marketing the Dolls
Although the production of the dolls was difficult, selling them was easy. Anyone introduced to these fairy tale little 7" dolls, liked them. They were appealing, colourful, well made and innovative. Peggy took the dolls everywhere and showed them to everyone. They were a sensation at the Brighton Toy and Doll Fair in January 1957. Through the fair, important contacts and customers were found and orders were placed.
Demand grew, with orders coming in from the major London stores, including Harrods, Selfridges, and Hamleys. The dolls made good window displays; there was a particularly successful stockist in Stratford upon Avon, and others in several Scottish locations that were popular with visitors. They sold very well on the QE II, as well as other liners and cruise ships. Then orders started to arrive from overseas, notably USA, from famous stores including Sachs, Shwartz, Marshall Fields and Neaman Marcus.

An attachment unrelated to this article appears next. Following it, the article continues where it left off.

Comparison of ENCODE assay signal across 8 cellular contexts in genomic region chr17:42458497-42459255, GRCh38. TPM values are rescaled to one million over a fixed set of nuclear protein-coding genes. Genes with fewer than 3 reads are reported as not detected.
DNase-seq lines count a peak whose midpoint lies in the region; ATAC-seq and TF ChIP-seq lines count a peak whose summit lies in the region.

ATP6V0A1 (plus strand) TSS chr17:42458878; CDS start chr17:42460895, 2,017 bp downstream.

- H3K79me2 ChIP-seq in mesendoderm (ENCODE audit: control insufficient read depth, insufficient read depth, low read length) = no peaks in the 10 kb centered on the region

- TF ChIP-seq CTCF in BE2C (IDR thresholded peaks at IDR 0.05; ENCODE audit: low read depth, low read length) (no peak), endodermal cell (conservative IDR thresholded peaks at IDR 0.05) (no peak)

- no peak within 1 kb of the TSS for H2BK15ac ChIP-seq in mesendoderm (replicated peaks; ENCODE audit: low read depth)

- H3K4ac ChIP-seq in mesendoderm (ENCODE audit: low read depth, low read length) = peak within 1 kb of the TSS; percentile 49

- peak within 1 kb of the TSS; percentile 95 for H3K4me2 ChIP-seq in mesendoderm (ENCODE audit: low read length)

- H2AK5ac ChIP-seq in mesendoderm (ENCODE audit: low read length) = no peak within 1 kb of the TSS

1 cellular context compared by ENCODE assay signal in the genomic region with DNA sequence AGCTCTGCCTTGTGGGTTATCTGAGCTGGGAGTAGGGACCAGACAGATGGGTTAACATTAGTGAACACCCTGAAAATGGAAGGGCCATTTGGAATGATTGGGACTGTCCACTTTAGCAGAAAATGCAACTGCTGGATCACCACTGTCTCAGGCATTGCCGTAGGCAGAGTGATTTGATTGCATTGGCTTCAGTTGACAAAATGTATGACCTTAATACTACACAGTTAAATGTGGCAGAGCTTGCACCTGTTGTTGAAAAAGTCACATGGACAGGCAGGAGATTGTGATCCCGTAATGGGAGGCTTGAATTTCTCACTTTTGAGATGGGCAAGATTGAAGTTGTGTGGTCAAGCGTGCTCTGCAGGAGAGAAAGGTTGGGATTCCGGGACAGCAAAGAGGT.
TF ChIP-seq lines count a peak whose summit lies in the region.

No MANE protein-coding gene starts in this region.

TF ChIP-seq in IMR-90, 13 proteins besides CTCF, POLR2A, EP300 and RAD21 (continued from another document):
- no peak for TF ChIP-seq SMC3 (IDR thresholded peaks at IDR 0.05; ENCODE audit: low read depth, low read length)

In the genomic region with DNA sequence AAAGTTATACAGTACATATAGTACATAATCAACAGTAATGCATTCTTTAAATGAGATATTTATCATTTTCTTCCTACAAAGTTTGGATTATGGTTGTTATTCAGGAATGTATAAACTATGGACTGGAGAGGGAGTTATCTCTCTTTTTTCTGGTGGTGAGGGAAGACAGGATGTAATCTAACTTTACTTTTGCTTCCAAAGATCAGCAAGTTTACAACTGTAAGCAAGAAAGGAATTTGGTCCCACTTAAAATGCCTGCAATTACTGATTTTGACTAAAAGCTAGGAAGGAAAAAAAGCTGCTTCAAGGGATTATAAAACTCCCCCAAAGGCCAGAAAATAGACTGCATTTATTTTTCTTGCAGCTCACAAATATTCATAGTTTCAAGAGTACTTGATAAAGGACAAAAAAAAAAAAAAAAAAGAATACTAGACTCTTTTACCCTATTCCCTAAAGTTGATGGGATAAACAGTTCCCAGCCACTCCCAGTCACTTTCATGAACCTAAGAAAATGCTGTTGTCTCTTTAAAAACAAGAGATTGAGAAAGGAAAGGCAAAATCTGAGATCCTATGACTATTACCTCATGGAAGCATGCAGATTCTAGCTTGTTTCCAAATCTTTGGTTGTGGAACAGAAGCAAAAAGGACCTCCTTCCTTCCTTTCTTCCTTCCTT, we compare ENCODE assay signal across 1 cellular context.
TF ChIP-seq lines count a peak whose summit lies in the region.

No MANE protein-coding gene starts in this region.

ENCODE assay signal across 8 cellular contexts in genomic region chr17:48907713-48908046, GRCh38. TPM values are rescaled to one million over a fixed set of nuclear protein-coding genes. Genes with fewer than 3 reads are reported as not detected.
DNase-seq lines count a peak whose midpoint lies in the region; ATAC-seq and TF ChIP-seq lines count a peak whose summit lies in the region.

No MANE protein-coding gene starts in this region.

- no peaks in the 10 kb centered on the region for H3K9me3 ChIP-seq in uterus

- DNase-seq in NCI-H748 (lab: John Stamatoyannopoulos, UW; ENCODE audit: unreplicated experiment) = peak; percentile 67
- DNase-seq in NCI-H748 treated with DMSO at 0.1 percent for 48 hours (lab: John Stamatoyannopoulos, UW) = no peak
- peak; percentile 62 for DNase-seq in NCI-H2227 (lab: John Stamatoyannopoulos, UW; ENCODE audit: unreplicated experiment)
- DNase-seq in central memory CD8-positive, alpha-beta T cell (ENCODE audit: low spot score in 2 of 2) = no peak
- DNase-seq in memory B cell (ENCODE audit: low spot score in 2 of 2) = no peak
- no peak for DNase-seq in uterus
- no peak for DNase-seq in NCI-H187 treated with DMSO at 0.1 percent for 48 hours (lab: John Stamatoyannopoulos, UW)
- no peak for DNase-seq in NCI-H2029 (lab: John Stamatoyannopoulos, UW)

In March 1959 Peggy Nisbet exhibited at the International Toy and Trade fair in New York where, again, the Queen Elizabeth II doll was a huge success. Reports in the "Daily Sketch" and "The Citizen" explained that demand was high, partly due to the Queen's visit to Chicago in the summer of 1959. This was good for business, and put Peggy Nisbet Ltd and Weston‑super‑Mare even more firmly on the American map.
Demand continued to grow all over the world. In 1972, the wedding of Princess Anne (whose wedding dress was a very guarded secret, no one having seen it until she walked down the aisle) saw frantic activity in the factory with production of the royal couple starting one day after the event. In July 1981 the business was once again poised for a royal wedding - that of Princess Diana, with the Nisbet staff eagerly waiting to see the wedding dress. The doll, with Prince Charles at her side, was on sale twenty‑five hours after the first glimpse of the dress!